‘Shovel ready’ investments in this area

  1. Bring forward eligibility for free childcare for disadvantaged 2-year olds to 9 or 12 months – so that people can be supported back into the workplace without experiencing a long period with no or significantly reduced income.
  2. Uplift per place funding under the 30 hours scheme so that providers can cover their costs. Even before Covid-19, the viability of the sector was threatened and supply of places diminishing by an average 577 settings per month (April – August 2018).
  3. Extend uplifted 30 hours childcare for 3- and 4- year olds to parents in training, enabling families to develop their skills, increase earnings and enhance their resilience to structural economic change and uncertainty.

How much will it cost?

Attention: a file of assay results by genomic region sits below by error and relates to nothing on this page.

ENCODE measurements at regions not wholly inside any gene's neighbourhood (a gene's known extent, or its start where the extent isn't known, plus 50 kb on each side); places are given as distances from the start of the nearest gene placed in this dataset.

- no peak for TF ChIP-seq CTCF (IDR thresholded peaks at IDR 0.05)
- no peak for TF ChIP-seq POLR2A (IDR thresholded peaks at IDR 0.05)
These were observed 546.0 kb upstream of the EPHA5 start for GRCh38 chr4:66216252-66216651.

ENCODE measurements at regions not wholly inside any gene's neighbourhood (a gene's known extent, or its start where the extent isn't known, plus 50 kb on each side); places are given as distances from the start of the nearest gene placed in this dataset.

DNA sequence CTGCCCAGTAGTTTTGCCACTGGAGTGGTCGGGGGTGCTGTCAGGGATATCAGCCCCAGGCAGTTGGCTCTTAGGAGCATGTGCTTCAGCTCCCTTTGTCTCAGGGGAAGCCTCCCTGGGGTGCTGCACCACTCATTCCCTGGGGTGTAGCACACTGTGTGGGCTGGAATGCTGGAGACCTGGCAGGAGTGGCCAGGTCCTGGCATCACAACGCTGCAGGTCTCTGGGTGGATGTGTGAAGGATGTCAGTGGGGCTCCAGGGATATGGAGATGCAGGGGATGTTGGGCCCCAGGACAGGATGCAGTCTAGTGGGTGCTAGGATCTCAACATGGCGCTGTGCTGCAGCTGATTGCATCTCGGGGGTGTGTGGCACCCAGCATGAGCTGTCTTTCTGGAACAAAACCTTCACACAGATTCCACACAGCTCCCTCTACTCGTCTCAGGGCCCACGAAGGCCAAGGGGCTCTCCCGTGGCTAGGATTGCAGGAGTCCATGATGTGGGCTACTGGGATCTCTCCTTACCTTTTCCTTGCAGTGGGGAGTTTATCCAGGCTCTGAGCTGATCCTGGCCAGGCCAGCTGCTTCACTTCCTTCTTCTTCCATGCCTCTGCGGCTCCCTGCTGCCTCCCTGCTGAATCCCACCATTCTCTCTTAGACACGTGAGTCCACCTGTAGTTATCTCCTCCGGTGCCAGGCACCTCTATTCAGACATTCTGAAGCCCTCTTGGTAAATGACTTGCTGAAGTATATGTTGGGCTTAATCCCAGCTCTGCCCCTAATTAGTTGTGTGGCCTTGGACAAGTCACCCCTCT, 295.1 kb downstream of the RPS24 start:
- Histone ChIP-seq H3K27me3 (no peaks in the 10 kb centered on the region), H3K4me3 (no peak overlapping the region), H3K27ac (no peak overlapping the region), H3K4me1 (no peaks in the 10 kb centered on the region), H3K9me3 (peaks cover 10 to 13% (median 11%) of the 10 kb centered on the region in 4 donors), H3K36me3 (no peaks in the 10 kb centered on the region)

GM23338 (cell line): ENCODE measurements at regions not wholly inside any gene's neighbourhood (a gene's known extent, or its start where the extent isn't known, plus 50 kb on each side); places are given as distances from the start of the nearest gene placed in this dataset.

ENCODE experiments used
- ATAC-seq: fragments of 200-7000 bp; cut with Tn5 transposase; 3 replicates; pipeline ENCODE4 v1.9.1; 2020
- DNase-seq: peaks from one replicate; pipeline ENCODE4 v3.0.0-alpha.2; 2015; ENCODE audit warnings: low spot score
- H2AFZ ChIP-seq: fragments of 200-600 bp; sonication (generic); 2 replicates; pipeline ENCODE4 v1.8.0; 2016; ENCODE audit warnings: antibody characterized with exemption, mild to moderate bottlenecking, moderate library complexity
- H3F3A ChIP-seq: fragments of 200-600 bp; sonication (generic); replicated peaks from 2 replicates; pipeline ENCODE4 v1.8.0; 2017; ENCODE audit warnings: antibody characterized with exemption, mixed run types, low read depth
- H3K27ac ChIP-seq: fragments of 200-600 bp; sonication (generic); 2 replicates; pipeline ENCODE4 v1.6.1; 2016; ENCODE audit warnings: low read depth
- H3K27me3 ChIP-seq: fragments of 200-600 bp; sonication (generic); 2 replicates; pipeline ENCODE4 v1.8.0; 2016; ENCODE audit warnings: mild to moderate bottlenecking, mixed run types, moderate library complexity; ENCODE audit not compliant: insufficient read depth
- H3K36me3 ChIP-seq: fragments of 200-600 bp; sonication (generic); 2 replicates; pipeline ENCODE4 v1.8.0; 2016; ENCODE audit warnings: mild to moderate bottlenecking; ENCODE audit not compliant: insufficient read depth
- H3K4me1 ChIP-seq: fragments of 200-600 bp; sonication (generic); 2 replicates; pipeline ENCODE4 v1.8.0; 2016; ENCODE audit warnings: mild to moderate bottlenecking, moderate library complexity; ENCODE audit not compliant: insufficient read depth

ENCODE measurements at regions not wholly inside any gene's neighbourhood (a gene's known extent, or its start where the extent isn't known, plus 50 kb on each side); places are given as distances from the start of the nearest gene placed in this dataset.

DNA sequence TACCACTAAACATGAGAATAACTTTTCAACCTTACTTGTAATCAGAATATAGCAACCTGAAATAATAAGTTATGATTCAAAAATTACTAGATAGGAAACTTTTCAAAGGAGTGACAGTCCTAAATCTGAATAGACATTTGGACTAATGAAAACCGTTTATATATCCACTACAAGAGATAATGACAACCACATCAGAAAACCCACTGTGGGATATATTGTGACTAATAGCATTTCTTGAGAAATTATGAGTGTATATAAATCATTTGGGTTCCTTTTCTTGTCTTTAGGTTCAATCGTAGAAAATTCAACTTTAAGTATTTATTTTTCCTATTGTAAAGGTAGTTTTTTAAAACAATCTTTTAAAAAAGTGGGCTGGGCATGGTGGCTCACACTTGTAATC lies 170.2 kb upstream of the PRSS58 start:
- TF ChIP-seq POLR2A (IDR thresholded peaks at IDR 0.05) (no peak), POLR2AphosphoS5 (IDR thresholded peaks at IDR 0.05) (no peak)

The Family and Childcare Trust estimate that extending 30 hours childcare (3 and 4 years) provision to parents in training would cost £57m. Government estimate that the 30 hours entitlement costs £695 million per year above the cost of the universal 15 hours entitlement.

The debt racked up by Covid-19 will take generations to clear. The challenge is therefore to think about generational returns to investment now, so that we reap the benefits fiscally, economically and socially. The ‘Heckman Curve’ – for which James Heckman won a Nobel Prize – showed the returns on investment in children’s services were higher the earlier they were delivered. High quality early years interventions are relatively inexpensive and generate long term benefits.

Here we note PwC (2019) estimated increasing female labour market participation to match Sweden (the highest performer in their Women in Work Index) could add an additional £178bn to the UK economy. While the UK has improved a notch in its rankings over the last decade, the UK is still at the bottom of the G7 league table when it comes to the full-time female employment rate. The UK also trails other European countries on similar indicators, suggesting that the economic uplift could be significant if we could close the gap, both between men and women in the UK, and in terms of our international competitors.